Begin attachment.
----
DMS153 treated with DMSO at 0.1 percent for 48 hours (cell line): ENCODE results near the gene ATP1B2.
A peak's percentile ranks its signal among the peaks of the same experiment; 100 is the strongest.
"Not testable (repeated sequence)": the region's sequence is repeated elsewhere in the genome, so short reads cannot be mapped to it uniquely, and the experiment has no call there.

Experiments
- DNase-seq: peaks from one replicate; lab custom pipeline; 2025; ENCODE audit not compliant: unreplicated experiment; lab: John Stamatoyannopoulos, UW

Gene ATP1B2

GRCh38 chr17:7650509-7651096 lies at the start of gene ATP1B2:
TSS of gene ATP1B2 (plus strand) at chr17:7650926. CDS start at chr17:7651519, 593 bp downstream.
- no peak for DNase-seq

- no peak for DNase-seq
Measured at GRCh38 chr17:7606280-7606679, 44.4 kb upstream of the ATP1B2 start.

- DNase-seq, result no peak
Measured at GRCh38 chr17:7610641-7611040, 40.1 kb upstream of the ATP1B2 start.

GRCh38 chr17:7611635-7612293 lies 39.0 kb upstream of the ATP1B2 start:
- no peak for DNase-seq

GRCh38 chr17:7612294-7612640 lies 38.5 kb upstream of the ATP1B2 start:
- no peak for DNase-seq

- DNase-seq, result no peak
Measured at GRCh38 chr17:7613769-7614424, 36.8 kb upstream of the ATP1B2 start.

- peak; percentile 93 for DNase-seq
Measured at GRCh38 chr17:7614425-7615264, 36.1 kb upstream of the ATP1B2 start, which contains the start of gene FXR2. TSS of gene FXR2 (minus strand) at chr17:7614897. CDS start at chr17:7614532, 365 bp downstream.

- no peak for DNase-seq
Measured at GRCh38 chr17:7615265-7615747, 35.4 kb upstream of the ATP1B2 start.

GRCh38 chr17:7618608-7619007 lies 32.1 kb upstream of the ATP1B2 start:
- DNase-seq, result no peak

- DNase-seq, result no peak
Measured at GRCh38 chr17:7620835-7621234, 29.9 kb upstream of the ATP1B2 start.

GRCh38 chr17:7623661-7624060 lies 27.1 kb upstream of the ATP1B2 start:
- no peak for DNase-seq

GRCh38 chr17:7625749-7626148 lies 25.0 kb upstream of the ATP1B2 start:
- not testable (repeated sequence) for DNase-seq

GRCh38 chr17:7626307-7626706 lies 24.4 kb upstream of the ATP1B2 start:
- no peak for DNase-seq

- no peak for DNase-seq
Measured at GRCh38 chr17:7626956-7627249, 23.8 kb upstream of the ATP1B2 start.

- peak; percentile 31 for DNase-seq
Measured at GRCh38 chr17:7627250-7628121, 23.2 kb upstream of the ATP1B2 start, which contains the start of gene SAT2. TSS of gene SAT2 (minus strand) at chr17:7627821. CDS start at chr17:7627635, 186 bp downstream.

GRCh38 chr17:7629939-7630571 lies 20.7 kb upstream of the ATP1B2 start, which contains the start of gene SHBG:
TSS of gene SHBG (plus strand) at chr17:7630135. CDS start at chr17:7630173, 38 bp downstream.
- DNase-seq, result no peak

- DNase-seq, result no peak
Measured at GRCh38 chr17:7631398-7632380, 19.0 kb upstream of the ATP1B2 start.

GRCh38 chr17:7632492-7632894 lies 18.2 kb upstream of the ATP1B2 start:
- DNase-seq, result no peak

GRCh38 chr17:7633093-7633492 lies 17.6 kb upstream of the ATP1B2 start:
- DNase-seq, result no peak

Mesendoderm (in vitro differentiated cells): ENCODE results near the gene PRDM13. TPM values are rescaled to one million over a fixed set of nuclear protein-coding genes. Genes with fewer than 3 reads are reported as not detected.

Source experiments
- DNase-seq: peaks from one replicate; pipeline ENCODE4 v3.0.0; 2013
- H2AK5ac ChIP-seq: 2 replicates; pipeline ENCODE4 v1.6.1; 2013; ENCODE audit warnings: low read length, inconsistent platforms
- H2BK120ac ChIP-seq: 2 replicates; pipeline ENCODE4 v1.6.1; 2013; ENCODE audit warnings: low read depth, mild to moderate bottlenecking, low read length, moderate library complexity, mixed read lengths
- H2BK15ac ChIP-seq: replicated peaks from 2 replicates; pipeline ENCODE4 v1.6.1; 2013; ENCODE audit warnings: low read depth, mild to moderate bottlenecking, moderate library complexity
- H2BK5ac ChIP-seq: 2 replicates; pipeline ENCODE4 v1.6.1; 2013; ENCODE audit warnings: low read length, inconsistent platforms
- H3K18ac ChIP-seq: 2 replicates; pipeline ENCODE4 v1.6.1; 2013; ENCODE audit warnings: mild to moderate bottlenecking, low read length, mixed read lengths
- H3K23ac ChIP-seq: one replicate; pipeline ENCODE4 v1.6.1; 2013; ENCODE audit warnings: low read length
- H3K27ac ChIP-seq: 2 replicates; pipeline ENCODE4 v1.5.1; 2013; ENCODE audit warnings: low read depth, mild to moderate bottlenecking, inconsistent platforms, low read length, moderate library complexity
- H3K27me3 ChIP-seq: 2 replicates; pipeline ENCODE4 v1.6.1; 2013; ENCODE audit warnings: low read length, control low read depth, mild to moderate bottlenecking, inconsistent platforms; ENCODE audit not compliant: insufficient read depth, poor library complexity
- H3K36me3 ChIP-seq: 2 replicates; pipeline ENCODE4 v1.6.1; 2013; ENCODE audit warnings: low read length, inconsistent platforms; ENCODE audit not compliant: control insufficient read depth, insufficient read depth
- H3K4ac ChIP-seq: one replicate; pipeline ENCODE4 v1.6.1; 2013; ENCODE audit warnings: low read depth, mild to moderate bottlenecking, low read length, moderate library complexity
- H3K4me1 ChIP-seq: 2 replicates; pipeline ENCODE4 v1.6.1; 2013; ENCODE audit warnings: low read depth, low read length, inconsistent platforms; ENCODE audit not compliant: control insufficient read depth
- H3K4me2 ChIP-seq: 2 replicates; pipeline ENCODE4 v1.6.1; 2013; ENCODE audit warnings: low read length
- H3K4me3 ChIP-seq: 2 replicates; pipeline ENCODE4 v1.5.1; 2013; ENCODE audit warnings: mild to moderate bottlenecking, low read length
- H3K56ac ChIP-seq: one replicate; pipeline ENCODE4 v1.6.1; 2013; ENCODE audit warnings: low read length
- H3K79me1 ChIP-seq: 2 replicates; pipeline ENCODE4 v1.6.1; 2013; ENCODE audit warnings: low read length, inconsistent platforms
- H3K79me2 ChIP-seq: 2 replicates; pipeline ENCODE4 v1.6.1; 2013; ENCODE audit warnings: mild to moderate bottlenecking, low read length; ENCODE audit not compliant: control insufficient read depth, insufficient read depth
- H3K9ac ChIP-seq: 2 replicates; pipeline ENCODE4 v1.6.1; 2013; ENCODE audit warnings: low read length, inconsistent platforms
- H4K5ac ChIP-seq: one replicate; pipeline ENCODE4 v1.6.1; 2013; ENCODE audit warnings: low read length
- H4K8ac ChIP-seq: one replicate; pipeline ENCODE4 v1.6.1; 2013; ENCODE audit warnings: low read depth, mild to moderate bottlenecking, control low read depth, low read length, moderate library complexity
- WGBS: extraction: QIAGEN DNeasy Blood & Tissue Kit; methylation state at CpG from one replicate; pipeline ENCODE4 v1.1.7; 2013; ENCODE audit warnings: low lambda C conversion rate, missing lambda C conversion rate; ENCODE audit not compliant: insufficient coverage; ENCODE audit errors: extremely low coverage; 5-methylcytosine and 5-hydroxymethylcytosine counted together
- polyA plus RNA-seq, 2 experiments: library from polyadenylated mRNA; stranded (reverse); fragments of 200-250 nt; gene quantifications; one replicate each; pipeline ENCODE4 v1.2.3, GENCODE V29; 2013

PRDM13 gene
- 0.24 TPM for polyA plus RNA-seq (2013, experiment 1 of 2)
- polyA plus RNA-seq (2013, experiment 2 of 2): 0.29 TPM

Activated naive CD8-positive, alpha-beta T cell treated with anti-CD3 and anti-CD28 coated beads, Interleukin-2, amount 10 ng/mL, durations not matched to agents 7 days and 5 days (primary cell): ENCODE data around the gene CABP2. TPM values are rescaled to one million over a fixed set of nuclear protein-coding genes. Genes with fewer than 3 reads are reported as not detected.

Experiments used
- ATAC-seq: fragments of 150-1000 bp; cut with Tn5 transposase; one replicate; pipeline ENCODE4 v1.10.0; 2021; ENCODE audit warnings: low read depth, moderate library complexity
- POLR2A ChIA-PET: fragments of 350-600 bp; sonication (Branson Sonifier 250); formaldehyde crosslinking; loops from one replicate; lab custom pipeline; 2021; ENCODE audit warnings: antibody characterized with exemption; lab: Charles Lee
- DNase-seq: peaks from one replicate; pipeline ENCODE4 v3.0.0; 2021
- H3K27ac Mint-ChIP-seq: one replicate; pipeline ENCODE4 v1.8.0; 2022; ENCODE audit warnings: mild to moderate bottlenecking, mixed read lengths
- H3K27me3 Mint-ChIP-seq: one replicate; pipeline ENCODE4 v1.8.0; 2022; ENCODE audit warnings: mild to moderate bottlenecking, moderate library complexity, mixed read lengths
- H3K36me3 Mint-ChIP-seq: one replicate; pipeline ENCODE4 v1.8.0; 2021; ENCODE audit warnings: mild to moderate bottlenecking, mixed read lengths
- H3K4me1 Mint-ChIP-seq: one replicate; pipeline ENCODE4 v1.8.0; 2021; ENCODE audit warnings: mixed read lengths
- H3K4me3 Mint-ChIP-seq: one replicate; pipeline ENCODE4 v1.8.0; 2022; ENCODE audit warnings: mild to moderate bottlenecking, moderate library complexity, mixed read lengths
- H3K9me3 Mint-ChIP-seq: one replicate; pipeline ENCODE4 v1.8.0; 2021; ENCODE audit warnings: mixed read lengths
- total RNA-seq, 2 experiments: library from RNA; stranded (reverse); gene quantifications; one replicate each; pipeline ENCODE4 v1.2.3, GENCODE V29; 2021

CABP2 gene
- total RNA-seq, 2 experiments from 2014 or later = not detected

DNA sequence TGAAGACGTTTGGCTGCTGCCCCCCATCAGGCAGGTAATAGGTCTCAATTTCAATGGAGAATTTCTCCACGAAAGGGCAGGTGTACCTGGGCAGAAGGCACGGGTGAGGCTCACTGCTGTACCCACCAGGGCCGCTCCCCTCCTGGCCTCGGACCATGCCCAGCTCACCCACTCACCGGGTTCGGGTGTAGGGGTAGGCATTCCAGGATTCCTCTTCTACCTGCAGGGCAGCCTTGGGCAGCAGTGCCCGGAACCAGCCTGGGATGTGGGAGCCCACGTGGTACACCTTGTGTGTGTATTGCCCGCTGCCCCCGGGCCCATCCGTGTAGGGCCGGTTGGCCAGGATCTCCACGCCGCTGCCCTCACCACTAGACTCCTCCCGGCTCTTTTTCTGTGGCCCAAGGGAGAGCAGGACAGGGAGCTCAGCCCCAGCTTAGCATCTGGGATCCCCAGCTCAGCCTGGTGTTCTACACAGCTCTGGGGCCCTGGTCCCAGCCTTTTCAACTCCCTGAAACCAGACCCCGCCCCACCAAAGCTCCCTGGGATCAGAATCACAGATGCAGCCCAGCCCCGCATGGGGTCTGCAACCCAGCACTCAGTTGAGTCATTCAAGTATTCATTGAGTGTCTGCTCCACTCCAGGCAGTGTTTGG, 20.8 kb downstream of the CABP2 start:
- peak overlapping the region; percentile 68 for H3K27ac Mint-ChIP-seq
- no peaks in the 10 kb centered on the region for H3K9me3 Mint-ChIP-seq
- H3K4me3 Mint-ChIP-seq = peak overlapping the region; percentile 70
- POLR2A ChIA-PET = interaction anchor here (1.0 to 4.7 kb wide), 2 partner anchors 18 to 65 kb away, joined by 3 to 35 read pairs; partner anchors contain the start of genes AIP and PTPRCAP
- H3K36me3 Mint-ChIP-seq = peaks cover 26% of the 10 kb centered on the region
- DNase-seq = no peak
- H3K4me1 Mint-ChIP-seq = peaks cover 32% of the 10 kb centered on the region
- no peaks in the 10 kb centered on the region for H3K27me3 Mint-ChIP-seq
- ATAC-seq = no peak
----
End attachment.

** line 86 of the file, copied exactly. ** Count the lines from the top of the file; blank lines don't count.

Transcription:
CABP2 gene